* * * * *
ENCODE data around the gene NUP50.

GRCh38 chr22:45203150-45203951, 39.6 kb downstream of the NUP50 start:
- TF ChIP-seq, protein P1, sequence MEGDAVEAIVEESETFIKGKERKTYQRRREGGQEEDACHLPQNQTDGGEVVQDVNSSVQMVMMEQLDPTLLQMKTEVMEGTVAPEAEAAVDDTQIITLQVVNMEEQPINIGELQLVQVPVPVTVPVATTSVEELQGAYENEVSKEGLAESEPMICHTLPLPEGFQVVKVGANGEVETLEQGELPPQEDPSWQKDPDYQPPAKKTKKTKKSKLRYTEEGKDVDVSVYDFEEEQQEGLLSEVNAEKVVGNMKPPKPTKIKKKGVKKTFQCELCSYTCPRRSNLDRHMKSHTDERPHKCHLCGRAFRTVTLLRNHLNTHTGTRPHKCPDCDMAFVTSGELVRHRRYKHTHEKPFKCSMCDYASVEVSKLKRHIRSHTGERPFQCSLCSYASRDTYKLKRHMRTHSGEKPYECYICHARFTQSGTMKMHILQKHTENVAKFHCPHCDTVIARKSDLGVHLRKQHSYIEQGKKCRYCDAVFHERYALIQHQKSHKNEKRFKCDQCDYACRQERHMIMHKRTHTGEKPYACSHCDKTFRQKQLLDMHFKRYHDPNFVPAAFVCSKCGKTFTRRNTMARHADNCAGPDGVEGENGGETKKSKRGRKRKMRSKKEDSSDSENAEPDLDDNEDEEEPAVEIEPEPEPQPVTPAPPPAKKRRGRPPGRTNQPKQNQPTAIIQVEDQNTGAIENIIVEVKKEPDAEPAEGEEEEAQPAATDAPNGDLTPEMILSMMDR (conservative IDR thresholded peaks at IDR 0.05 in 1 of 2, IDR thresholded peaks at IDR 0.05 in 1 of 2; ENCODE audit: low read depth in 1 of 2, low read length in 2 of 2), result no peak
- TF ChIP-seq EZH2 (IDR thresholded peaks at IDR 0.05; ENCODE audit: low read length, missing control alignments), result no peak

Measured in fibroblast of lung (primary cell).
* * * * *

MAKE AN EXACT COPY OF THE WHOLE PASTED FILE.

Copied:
ENCODE data around the gene NUP50.

GRCh38 chr22:45203150-45203951, 39.6 kb downstream of the NUP50 start:
- TF ChIP-seq, protein P1, sequence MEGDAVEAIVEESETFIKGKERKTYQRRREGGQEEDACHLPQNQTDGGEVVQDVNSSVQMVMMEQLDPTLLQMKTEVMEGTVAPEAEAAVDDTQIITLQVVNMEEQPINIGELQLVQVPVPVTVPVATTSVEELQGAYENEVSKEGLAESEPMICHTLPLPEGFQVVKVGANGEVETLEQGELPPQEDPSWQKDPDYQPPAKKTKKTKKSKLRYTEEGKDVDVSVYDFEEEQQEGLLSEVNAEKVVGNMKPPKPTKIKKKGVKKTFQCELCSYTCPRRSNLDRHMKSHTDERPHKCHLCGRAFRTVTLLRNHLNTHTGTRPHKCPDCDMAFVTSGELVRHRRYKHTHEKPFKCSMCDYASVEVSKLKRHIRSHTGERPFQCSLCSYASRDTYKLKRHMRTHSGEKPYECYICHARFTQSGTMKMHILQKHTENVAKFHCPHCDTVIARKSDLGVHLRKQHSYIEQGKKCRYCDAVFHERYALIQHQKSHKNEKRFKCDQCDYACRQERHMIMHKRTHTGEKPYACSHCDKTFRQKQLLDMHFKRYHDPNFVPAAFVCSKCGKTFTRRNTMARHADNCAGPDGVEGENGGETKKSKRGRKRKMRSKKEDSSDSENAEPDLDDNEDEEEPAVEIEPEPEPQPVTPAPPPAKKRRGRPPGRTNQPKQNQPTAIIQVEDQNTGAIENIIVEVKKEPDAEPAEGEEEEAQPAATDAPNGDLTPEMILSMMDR (conservative IDR thresholded peaks at IDR 0.05 in 1 of 2, IDR thresholded peaks at IDR 0.05 in 1 of 2; ENCODE audit: low read depth in 1 of 2, low read length in 2 of 2), result no peak
- TF ChIP-seq EZH2 (IDR thresholded peaks at IDR 0.05; ENCODE audit: low read length, missing control alignments), result no peak

Measured in fibroblast of lung (primary cell).